2007 was a turning-point, funding wise, for Friends of Jawbone. First, the Recreational Trail Program (RTP) was created and funded by federal transportation taxes and administered by the OHV Division. As a result, Friends of Jawbone received over $250,000, which made it possible to purchase the equipment currently used at Jawbone for maintenance of recreational facilities. In subsequent years, RTP has played a key role in fencing projects to protect natural resources and to assure the continued use of existing designated trails. 2007 also saw new legislation passed that changed the availability of grants for Non-Profit organizations. Since then, FOJ has made huge strides getting Operations and Maintenance, and Restoration grants, as well as Education and Safety grants and as a result, has made great strides in the work we do in and around Jawbone Canyon.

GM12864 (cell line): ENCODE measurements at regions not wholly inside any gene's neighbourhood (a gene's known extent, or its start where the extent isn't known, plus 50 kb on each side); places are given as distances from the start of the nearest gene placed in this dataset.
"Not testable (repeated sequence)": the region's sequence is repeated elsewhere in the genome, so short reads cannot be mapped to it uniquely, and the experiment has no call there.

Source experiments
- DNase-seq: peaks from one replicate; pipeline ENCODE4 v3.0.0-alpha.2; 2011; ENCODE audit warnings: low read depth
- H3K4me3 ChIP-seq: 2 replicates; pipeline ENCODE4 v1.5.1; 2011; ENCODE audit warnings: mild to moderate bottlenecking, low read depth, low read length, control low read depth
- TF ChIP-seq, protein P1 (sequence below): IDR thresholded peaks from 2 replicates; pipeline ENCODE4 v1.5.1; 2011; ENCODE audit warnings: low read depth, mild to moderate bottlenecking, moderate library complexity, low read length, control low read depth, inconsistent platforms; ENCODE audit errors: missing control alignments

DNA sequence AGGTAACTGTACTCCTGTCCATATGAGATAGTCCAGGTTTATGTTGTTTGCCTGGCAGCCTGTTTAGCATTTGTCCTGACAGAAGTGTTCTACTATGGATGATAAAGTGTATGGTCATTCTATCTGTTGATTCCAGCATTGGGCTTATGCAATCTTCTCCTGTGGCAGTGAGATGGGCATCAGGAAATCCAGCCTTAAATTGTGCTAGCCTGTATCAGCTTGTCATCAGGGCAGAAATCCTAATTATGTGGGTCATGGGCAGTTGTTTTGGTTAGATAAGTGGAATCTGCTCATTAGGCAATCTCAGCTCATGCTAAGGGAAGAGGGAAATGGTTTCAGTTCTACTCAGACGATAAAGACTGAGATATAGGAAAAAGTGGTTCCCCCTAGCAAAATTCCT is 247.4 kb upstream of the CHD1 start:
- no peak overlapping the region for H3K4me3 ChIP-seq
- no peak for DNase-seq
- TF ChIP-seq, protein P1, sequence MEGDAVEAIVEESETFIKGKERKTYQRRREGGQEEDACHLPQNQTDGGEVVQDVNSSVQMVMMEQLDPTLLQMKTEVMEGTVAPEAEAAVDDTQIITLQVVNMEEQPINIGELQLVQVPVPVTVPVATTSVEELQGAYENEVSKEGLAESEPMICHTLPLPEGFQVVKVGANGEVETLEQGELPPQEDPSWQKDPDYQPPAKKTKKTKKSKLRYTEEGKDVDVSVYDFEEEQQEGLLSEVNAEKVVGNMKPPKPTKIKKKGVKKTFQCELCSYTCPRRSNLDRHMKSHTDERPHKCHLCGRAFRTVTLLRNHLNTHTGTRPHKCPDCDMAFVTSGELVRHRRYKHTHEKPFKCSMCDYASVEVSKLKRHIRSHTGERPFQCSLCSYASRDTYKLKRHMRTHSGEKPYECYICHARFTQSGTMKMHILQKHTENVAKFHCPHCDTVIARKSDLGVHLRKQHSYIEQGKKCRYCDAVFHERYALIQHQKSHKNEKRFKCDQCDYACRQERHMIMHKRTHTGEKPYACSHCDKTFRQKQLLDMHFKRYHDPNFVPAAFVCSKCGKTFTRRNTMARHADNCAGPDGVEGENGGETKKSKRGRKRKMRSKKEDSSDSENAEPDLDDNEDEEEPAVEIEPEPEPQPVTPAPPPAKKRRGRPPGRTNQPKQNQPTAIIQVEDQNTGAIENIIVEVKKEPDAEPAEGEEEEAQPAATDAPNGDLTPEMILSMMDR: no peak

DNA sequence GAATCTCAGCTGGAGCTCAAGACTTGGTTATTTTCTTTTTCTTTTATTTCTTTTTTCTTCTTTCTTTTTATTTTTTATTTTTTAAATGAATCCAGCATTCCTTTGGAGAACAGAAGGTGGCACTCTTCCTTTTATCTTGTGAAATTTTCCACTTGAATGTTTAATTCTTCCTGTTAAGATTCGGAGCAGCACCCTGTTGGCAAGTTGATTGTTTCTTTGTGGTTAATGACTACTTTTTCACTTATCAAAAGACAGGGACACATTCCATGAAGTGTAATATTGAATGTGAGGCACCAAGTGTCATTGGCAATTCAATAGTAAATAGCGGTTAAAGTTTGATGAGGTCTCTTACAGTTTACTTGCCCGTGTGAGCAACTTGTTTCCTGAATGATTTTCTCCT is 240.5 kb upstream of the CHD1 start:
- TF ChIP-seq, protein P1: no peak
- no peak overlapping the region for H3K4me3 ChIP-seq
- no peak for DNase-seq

In May of 2007, a bookstore was opened at the El Mirage BLM Visitor Center. The books were purchased from the Friends of Jawbone Bookstore at Jawbone Canyon. In 2008, Honda, ever a good partner to the Friends of Jawbone, topped their usual yearly donation of a generator (which was always raffled off during Moose Anderson Days) and donated a quad to Friends of Jawbone.

In 2009, the Friends of Jawbone learned we would receive funds for the station expansion. Also that year, an information kiosk was installed outside the station. In June, funding was received for the station expansion and work started in July of that year. In October, Friends of Jawbone extended our online presence by starting a Facebook page and, before the end of the year, we had 316 friends on their page. Today, we are followed by more than 15,000 who tune in for regular updates on the goings-on in Jawbone. The story continues into the 2010s and beyond in Part Three.